Diagnosing C3D problems

If you are having issues with C3D files then a quick solution may be to download Mokka and the MLSviewer, two free applications from the www.c3d.org web site, and use them to open your C3D file.  Mokka will normally display the C3D marker data and analog information in a visual 3D workspace on a Windows system, while the MLSviewer will display the C3D structure and data contents in a format that makes it easy to explore both the file contents and structure.  If both applications succeed in opening and displaying the C3D file with problems in other applications then you can examine the file in detail and may be able to determine the cause of the problem by comparing the contents of the problem file with the contents of any of the test suites available from the C3D web site or the sample files supplied with the two viewer applications.

All early C3D files will have less than 32767 frames and most applications should open these files without any problems.  Files created in the early 2000’s may have frame ranges from 32767 to 65535 frames and some applications may have problems opening these files.  In recent years C3D files with more than 65535 frames have been appearing and manufacturers have invented various methods of storing the frame count that may not be understood by all applications.  In addition the increased frame count may cause internal overflow errors in some applications that were written for the clinical environment where data collections are typically less than a couple of minutes.

The Mokka application (MOtion Kinetic and Kinematic Analyzer) is an unsupported, user written application, that can be downloaded from the c3d.org web site and displays the C3D file contents in a graphical environment which makes it easy to visualize and examine the 3D and analog data contained in the C3D file.  The Mokka graphical interface makes C3D data visualization convenient but it does not provide a detailed breakdown of the C3D file contents and, as a user written application, it is unsupported and as a result it may report “errors” due to some misunderstandings about the details of the C3D file format, so any error messages displayed by Mokka may be a result of internal Mokka issues.  For example when a C3D file does not contain any force plate data and the FORCE_PLATFORM:USED parameter has been set 0 (conforming to the C3D format) Mokka may report that the force plate location parameters are missing even though the C3D file parameters have documented that there are no force plates.  So the “error” that Mokka reports may be an internal coding error, not an actual C3D file error in some cases.  As a result Mokka is mainly a convenient way to view the C3D file data and while the error logger reports may be helpful, they are not always accurate.

Since Mokka allows the user to save the C3D file after it has been opened it offers both the chance to “fix” an error or create a new error if the file is saved.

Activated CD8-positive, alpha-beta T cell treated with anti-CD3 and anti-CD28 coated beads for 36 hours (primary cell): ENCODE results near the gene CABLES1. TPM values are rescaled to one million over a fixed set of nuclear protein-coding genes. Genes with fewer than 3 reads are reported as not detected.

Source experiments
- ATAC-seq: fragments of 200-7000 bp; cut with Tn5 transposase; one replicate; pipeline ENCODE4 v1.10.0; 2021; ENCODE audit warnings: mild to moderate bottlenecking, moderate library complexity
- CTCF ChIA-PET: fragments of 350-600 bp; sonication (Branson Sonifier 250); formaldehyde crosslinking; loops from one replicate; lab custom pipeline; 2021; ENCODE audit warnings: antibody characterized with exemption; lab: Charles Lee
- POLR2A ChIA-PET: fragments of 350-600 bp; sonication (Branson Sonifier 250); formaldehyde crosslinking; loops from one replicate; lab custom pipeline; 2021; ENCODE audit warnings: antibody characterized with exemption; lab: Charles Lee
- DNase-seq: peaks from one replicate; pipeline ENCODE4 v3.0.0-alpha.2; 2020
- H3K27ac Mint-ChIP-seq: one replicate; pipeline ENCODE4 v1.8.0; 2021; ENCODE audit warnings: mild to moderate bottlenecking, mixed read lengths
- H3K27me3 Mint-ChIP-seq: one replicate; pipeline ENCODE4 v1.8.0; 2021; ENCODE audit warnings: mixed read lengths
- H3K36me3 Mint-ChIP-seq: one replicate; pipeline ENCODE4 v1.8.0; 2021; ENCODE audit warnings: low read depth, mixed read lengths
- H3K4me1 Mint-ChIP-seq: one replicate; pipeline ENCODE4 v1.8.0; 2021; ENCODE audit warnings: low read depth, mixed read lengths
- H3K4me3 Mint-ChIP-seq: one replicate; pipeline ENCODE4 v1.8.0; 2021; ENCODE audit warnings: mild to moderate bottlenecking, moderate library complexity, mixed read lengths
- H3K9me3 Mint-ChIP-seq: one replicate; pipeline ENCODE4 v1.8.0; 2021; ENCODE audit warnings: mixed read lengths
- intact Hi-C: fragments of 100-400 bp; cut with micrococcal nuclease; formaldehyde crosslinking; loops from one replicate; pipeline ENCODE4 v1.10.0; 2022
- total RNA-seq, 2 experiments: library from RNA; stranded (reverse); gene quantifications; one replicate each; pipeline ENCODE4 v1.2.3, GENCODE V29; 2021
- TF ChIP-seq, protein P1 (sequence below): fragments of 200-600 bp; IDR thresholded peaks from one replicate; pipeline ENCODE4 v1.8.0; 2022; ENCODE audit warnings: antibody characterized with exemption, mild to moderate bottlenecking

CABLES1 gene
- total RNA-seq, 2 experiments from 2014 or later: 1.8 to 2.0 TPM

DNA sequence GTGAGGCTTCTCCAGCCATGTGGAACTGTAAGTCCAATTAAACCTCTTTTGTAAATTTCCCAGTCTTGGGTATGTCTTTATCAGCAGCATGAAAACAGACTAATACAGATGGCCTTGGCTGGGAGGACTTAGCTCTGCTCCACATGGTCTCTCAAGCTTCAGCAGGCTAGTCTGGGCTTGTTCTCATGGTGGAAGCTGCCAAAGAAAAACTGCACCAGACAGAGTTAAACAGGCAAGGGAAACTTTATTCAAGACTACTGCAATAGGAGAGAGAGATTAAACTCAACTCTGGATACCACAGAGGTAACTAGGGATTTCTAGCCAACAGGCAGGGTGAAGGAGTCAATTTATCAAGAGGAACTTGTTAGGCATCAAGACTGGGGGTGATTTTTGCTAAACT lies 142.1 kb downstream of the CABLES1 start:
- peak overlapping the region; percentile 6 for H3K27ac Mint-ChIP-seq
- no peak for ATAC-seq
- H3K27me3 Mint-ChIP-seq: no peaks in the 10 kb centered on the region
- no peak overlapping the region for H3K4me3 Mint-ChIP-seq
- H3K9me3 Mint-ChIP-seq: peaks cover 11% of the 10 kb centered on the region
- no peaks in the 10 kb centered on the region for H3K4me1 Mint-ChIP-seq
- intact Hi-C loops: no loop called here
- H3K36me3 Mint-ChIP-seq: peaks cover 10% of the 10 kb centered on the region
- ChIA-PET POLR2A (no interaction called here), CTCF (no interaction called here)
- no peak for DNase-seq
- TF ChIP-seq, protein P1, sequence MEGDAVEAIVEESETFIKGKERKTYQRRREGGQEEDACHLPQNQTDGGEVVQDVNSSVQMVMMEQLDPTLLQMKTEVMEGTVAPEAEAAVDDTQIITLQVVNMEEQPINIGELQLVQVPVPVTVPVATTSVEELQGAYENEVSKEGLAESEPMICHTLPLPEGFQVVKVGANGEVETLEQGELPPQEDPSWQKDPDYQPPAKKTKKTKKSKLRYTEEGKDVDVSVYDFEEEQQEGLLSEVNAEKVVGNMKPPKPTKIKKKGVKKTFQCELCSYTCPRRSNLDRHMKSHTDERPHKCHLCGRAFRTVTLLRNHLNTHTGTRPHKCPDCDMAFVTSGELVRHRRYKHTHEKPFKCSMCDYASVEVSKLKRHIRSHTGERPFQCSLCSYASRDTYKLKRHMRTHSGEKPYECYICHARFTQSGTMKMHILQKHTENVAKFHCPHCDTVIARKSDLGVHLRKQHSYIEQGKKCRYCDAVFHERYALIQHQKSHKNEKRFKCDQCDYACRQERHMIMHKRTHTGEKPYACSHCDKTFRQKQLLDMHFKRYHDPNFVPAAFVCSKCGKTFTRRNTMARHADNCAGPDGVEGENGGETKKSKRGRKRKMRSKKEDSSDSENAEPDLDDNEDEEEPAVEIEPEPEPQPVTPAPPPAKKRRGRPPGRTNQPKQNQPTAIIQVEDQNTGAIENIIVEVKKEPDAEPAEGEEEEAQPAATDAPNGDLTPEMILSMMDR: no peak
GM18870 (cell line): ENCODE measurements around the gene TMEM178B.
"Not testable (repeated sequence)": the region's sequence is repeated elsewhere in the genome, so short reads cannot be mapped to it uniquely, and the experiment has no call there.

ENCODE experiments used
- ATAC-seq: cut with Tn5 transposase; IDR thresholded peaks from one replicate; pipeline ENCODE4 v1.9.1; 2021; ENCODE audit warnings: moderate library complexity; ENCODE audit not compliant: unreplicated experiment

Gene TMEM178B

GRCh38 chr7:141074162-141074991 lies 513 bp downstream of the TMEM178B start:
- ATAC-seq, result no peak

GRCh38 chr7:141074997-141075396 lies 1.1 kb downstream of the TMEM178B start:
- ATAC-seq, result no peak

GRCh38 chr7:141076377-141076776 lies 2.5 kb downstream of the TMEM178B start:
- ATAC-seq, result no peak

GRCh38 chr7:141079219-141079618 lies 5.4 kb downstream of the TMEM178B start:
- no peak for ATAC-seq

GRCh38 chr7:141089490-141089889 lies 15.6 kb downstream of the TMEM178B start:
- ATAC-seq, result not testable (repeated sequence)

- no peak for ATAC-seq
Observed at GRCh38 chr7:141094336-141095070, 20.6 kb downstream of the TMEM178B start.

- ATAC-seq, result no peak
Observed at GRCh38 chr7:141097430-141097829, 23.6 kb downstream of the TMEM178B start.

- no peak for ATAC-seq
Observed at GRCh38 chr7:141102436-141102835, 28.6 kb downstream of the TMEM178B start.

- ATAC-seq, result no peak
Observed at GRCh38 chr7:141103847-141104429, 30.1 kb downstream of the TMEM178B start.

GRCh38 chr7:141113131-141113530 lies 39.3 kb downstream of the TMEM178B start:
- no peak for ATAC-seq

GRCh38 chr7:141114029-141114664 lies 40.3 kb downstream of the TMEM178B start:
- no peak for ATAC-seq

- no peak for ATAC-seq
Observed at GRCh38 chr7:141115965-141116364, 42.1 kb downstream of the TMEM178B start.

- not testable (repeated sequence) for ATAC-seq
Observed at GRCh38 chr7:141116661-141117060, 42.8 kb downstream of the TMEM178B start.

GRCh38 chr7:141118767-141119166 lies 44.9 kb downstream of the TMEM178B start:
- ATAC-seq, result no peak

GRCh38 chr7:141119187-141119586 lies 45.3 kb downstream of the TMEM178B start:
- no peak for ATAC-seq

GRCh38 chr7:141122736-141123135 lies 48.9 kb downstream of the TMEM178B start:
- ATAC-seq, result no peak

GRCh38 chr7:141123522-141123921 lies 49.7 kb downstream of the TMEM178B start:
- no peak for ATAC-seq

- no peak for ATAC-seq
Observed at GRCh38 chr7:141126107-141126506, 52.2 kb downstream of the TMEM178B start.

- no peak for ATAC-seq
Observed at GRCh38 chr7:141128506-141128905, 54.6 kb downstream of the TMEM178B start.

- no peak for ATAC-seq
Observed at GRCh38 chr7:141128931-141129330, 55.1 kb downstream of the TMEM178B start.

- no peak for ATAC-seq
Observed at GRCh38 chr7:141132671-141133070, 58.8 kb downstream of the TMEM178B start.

Figure 51 - The user-written Mokka application can open and display C3D file contents.

If you want to review the contents of the C3D file in detail then the MLSviewer is a good choice, it will open any C3D file format containing less than 32767 frames in a read-only mode to avoid any risk of modifying the C3D file contents.

The MLSviewer displays the contents of the C3D file in a familiar Windows display environment, interpreting the C3D file structure and displaying the file contents at a parameter and data section level with the ability to provide a detailed examination of the structure of each parameter within the C3D file.  If you are still having problems opening a file, but the MLSviewer allows you to see the file contents, then the next step is to debug the file contents using the details described in this C3D user guide as a reference for the contents and structure of the C3D file.

The MLSviewer does not support C3D files with more than 32767 3D frames and will display a message when if an attempt is made to open a larger C3D file.  It is a useful diagnostic tool because it does not write anything to the C3D file and does not modify the open C3D file in any way.

Figure 52 - The free MLSviewer allows a detailed examination of the C3D file structure.

The C3D file format is an efficient binary format that has existed for a very long time.  As a result of the binary format, writing data to the C3D file format is a little complex and it is not uncommon for new application programmers to fail to understand the format detail and capabilities.  This can result in new applications creating C3D files that they can read but other applications are unable to open or open and display incorrect values.  If you cannot get Mokka, or the MLSviewer to open the file and display the contents then you can be confident that it is either corrupt, or not a C3D file.

Figure 53 - Reviewing the C3D file header can reveal the structure of a C3D file.

The next option is to use a binary file hex editor to examine the file at a binary level – the first 512 bytes of the file form the C3D header that defines the C3D file structure and is documented byte by byte in this user guide together with all the parameter and group formats.  As a result the C3D file can be examined with a binary file editor to verify the contents.

For example, a detailed examination of the C3D file header record shown above at a binary level enables us to verify that the parameters start in the second 512 byte block, and the file stored data from twenty-six 3D points, sixteen analog channels and contains 450 frames of raw data, recorded at fifty frames/second with four samples of analog data stored with each 3D point frame sample.

While examining a C3D file byte by byte at a binary level with a hex editor can be time consuming, the documentation in this user guide allows you to verify, and even edit if necessary, individual parameters within the file at a binary level and verify the internal structure.